Wind farms have also cropped up on the horizon in recent years–literally. Near Snowflake and along State Route 87, the Dry Lake Wind Farm, phases one and two, built by Iberdrola, has been completed, with 30 turbines set in motion in 2009 and another 31 going live in 2011, selling energy to the Salt River Project to power homes and businesses across the Southwest.
Because wind is one energy source of which this region is not in short supply, there’s plenty available to support a third wind farm project, which was recently approved by the Navajo County Board of Supervisors. The Disgen Marcou Mesa wind farm would include 130 to 189 wind turbines across 33,709 acres of land about six miles north of Joseph City and south of the Navajo Nation border.
Project developer Dale Osborn estimates the local construction services would come to approximately $12 million and that the county would receive approximately $1.6 million in property taxes annually. While the Iberdrola projects employ only a handful of employees, Osborn says his project will require 40 to 50 full-time employees.
Algae Biosciences and Chromatin are smaller players on the employment scene, but both are opening up new endeavors in their respective fields.
Algae Biosciences is nearing completion of a $5.75 million construction and retrofitting project at its Adamana facilities. With the expansion, AlgaeBio, as the company is also known, will reach full commercial production of the omega-3 fatty acid oils it produces for the nutraceutical and food ingredient markets.
Chromatin, Inc., a Chicago biotech company, is researching the use of biologically engineered sorghum as a source of alternative fuel, one that is being explored as an alternative to coal burning fuels.
Chromatin is growing a few test farms in the region, using a $5.7 million grant from the U.S. Department of Energy’s Advanced Research Projects Agency. The high desert of northern Arizona was selected for the test farms because sorghum grows best at relatively high temperatures and in conditions with limited mois-ture.
Whether there was a master plan in place or not (and to date, no one has come forward claiming to have had one) this corner of northern Arizona appears to have evolved into a natural resources-alternative energy Mecca, of sorts.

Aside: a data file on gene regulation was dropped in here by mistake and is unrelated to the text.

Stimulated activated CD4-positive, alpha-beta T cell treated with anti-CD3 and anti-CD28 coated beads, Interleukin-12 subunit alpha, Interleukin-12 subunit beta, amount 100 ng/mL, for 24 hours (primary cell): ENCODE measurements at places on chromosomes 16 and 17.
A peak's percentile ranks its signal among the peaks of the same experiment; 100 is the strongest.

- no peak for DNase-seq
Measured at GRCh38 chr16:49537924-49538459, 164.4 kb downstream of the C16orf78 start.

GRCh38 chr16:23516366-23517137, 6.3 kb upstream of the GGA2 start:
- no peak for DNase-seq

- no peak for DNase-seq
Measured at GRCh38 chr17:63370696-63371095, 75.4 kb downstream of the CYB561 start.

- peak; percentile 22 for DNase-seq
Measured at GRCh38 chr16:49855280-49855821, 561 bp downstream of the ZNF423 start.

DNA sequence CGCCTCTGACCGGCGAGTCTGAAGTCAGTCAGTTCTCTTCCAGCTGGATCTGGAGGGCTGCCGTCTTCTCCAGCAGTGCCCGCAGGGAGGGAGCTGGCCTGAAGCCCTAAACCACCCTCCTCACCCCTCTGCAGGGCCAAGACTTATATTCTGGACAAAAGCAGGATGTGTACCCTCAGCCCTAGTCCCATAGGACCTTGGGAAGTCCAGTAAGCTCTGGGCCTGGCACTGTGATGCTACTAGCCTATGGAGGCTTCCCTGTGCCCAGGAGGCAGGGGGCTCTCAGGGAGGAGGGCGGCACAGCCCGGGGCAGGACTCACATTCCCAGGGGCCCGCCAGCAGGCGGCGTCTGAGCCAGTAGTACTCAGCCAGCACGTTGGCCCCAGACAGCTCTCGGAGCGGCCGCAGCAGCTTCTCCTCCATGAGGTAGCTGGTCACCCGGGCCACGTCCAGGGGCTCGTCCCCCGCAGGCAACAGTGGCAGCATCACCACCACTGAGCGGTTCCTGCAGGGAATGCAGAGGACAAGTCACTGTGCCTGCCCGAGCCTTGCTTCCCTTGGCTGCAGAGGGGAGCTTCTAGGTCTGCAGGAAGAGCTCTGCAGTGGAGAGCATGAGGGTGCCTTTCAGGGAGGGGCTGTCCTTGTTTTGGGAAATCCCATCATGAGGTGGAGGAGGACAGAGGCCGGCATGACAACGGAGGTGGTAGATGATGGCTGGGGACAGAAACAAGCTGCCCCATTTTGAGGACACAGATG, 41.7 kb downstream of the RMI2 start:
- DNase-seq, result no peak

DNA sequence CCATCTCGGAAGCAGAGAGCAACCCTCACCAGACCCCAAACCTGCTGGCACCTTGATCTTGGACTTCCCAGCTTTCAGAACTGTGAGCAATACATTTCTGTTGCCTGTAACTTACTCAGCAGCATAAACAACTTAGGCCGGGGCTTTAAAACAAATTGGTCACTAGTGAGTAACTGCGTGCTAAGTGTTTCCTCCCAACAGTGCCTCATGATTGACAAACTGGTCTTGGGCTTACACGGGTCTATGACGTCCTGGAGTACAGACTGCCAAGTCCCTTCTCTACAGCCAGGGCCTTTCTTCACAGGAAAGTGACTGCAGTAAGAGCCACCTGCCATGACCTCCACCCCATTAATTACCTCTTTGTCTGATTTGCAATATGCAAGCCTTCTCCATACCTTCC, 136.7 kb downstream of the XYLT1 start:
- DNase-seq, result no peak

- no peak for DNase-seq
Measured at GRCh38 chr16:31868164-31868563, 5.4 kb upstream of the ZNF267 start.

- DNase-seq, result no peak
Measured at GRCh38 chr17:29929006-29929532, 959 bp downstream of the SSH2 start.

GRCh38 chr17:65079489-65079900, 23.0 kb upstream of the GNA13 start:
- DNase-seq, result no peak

If the potash mining really does come to town, it could bring with it 800 construction workers, coming in phases, not all at once, over the year-and-a-half timeframe estimated to build a mine. Once it’s built, it’s es-timated about 300 to 400 permanent employees will be needed to operate it.
If there are two mines built, double those numbers.
There is a third company exploring in the Holbrook Basin, but it isn’t known yet whether it will develop its own mine, or sell out or combine with one of the other mining operations. Officials from both Passport Potash and American West Potash, the Denver-based company that’s furthest along in mine planning, have said it doesn’t seem likely there would be three separate mines operating in the Basin, but so far, the third exploration company, HNZ Potash, a subsidiary of Hunt Oil, hasn’t ruled out the possibility.
With both the potash and the timber projects, it’s in the next few months that community and business leaders will have a better sense of whether these new industries will be setting up in the region.
And, with all of these industries converging, suddenly, this region has a different story to tell. Before, there was Route 66 and the Old West and sheep herding and railroading, but now earth’s elements are leading the charge.
The dawning realization that the region is changing its stripes is what is prompting the conservation orga-nizations, business groups and economic development interests to begin looking deeper at implications for growth, for reinvigorating declining rural economies and repackaging the product that is northeastern Arizona to sell to the market.
The big questions remaining are: What will really land here, and will regional leaders, businesses and entrepreneurs be ready to make the most of it?